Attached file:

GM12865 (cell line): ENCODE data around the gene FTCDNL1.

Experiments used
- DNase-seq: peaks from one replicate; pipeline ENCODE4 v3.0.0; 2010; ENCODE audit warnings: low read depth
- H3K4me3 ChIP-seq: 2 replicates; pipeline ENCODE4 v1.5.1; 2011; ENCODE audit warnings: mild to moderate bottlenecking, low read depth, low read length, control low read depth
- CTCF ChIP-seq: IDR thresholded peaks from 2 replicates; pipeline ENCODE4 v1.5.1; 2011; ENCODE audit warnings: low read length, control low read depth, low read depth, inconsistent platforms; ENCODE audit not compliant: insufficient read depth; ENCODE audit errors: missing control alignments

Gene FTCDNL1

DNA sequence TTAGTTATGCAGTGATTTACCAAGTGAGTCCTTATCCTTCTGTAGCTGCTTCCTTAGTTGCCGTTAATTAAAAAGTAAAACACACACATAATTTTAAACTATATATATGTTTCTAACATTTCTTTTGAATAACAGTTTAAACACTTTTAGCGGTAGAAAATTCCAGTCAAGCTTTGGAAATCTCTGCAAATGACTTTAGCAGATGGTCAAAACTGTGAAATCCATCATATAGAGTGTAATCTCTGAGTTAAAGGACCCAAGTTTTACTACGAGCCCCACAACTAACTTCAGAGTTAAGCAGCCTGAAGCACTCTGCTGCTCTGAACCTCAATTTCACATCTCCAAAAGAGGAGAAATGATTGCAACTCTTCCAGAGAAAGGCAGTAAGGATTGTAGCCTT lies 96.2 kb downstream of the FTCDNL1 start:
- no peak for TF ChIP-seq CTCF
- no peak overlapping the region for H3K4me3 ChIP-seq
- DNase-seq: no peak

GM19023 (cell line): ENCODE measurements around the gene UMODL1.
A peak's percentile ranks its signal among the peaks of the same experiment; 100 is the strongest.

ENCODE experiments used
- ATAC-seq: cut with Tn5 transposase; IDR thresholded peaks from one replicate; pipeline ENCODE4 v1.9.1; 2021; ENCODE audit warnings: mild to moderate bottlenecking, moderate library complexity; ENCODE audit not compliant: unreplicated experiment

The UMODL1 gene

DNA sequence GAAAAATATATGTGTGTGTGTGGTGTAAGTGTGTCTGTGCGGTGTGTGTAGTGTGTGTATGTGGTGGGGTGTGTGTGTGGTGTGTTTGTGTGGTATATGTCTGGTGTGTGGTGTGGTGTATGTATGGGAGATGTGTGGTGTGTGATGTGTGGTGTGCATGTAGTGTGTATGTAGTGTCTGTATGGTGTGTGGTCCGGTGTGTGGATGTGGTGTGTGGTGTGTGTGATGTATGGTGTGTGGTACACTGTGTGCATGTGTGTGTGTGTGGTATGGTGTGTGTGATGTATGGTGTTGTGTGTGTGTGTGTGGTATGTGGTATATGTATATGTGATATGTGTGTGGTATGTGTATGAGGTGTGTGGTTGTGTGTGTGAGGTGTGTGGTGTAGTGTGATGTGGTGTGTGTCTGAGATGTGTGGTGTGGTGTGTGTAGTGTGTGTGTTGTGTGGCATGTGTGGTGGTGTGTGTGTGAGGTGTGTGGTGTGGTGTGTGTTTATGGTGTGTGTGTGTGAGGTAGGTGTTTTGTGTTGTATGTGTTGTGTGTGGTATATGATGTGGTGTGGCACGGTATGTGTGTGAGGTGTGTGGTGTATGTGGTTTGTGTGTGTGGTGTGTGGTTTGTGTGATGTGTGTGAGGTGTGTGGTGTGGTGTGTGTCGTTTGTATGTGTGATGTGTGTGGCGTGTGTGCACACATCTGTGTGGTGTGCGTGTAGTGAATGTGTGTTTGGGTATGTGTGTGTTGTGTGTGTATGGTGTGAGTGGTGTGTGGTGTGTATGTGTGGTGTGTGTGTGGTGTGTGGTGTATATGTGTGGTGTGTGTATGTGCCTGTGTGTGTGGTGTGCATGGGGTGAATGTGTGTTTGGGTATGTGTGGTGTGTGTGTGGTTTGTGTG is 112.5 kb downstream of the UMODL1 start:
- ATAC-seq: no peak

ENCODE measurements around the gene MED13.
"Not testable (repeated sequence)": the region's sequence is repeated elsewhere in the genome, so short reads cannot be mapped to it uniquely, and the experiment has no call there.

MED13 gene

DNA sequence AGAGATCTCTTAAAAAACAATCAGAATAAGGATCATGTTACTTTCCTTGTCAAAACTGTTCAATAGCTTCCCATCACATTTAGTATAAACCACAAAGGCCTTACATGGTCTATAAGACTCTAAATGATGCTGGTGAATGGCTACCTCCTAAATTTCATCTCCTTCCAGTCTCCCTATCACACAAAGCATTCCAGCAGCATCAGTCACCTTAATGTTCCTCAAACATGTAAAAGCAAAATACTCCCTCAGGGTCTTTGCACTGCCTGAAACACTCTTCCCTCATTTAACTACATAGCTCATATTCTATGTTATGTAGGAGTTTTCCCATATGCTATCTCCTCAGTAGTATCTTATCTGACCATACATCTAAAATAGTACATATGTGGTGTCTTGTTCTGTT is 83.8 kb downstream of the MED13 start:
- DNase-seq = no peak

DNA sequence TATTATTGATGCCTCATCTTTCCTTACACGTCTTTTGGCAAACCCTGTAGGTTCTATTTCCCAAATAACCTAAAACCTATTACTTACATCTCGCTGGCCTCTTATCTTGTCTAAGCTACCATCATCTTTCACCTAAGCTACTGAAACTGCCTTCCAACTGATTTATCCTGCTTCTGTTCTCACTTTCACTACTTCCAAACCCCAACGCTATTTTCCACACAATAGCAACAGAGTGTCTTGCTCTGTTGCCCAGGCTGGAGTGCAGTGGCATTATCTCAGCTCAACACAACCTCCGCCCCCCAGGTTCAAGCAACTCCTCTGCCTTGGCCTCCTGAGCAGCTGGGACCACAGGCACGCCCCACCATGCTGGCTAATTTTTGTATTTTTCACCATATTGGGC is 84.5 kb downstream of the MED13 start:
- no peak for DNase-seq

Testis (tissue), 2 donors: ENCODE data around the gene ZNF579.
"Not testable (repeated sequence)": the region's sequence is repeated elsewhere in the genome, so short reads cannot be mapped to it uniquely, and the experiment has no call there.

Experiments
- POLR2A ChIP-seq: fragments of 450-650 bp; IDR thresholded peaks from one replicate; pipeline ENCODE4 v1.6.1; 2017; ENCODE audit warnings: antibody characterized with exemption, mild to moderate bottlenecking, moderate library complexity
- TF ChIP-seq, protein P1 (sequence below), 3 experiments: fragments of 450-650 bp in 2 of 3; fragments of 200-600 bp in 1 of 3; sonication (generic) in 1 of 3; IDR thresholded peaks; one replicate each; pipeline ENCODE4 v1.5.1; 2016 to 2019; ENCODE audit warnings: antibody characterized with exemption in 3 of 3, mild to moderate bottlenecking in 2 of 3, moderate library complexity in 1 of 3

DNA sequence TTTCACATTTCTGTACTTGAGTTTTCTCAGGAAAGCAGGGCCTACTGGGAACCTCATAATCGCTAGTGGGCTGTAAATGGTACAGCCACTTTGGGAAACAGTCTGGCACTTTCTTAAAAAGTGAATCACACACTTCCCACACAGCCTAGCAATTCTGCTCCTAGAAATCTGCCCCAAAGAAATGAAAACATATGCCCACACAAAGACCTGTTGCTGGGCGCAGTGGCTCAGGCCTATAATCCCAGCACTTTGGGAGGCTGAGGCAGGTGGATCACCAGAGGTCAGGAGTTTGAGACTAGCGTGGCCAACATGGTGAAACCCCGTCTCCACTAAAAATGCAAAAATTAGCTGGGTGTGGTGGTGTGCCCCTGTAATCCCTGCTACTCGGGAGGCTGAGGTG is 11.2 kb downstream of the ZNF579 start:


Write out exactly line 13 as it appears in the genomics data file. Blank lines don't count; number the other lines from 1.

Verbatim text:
ENCODE experiments used